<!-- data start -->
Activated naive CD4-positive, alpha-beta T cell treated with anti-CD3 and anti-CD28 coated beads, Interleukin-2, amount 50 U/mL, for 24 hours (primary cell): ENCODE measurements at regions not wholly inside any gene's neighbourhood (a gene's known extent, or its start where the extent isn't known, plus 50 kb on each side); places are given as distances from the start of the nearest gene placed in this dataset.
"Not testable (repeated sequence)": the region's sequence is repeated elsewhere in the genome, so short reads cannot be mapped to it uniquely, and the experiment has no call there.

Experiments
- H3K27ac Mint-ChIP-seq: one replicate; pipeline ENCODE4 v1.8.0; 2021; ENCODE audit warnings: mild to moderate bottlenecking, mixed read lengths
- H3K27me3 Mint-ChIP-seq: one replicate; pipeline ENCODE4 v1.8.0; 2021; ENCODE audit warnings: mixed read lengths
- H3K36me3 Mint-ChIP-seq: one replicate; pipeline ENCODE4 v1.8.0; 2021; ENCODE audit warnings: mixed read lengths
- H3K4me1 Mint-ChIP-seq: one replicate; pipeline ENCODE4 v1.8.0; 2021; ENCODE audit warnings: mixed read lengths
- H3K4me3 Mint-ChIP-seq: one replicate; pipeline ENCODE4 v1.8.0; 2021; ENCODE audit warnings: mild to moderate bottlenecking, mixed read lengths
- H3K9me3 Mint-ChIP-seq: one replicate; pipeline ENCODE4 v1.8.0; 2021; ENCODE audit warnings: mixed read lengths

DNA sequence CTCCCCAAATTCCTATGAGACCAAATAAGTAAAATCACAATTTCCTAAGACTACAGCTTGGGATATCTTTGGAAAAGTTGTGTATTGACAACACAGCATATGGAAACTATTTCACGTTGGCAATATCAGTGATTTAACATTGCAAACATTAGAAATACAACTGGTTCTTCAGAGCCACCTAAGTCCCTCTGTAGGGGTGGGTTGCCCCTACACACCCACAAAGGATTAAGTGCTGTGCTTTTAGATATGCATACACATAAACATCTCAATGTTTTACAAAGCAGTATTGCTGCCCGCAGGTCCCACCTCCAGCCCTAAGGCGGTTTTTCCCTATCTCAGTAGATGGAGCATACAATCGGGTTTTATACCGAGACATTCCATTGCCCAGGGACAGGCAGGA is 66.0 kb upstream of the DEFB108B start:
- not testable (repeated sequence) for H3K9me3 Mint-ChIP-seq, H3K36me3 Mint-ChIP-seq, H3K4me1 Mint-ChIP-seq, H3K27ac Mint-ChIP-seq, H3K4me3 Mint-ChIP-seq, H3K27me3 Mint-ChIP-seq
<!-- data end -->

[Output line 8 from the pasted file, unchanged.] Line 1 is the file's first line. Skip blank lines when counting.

- H3K4me3 Mint-ChIP-seq: one replicate; pipeline ENCODE4 v1.8.0; 2021; ENCODE audit warnings: mild to moderate bottlenecking, mixed read lengths